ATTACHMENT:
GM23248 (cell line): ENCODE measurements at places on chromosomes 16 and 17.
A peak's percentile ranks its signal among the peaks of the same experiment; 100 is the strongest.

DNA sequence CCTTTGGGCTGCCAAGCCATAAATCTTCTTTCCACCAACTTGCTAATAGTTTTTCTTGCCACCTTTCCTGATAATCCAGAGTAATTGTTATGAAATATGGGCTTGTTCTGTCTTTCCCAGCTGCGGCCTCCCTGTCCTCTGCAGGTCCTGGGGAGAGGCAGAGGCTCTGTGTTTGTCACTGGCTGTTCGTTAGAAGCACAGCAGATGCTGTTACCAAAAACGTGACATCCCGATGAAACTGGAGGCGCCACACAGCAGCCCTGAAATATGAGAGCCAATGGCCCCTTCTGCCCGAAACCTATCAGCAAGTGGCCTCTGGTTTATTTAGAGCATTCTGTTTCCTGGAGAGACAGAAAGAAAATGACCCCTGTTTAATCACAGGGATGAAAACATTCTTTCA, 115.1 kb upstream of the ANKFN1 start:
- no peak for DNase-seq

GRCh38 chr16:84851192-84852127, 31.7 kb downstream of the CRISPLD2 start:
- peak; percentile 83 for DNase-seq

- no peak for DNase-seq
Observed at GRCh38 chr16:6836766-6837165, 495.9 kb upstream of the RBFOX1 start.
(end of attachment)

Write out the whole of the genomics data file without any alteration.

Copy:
GM23248 (cell line): ENCODE measurements at places on chromosomes 16 and 17.
A peak's percentile ranks its signal among the peaks of the same experiment; 100 is the strongest.

DNA sequence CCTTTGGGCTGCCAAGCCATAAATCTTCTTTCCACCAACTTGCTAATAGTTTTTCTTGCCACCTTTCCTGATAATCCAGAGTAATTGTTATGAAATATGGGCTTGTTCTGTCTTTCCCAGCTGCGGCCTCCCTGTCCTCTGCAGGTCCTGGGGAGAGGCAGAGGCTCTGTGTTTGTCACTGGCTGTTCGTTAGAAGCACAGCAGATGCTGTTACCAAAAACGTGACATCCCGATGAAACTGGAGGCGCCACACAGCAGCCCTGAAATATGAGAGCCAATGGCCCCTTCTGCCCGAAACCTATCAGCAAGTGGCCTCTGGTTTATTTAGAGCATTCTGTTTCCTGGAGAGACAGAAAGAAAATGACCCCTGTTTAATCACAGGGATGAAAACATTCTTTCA, 115.1 kb upstream of the ANKFN1 start:
- no peak for DNase-seq

GRCh38 chr16:84851192-84852127, 31.7 kb downstream of the CRISPLD2 start:
- peak; percentile 83 for DNase-seq

- no peak for DNase-seq
Observed at GRCh38 chr16:6836766-6837165, 495.9 kb upstream of the RBFOX1 start.